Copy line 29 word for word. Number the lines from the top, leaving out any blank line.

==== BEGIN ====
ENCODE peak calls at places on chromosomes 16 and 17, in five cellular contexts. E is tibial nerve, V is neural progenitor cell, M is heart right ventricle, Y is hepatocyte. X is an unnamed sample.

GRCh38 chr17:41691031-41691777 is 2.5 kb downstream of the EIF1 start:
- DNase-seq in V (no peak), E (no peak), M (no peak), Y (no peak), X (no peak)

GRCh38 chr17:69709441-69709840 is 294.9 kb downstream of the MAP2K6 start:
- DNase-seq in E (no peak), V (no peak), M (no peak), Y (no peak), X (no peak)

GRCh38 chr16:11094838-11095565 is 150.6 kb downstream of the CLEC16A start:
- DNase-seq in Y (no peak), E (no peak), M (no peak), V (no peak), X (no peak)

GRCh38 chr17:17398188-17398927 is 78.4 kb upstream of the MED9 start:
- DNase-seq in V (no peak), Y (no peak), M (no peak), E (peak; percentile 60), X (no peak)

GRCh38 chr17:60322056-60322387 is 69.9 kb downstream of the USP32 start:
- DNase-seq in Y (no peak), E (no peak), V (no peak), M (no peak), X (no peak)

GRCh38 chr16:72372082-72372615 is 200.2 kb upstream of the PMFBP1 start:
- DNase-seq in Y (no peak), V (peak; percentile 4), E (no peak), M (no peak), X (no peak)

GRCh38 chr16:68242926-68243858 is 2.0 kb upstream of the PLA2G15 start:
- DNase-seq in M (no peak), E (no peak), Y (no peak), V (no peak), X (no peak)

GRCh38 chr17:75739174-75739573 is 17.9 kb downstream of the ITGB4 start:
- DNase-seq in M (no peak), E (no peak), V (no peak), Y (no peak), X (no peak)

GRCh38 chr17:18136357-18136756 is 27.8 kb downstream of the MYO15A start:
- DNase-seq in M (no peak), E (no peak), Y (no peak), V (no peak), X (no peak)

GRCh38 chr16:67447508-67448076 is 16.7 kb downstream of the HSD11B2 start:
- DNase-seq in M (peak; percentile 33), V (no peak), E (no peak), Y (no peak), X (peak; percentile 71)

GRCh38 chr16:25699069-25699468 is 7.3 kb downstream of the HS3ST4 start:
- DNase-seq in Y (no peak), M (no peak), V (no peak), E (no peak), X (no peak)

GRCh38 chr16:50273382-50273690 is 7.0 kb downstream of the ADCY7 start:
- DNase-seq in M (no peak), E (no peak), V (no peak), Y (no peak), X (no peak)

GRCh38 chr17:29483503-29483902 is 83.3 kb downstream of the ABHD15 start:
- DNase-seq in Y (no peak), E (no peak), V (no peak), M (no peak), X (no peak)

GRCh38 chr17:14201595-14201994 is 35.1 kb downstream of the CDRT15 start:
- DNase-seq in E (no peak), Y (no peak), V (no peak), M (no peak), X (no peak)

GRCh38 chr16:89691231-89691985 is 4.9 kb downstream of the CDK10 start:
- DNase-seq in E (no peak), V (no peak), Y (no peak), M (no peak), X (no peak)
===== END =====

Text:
- DNase-seq in E (no peak), Y (no peak), V (no peak), M (no peak), X (no peak)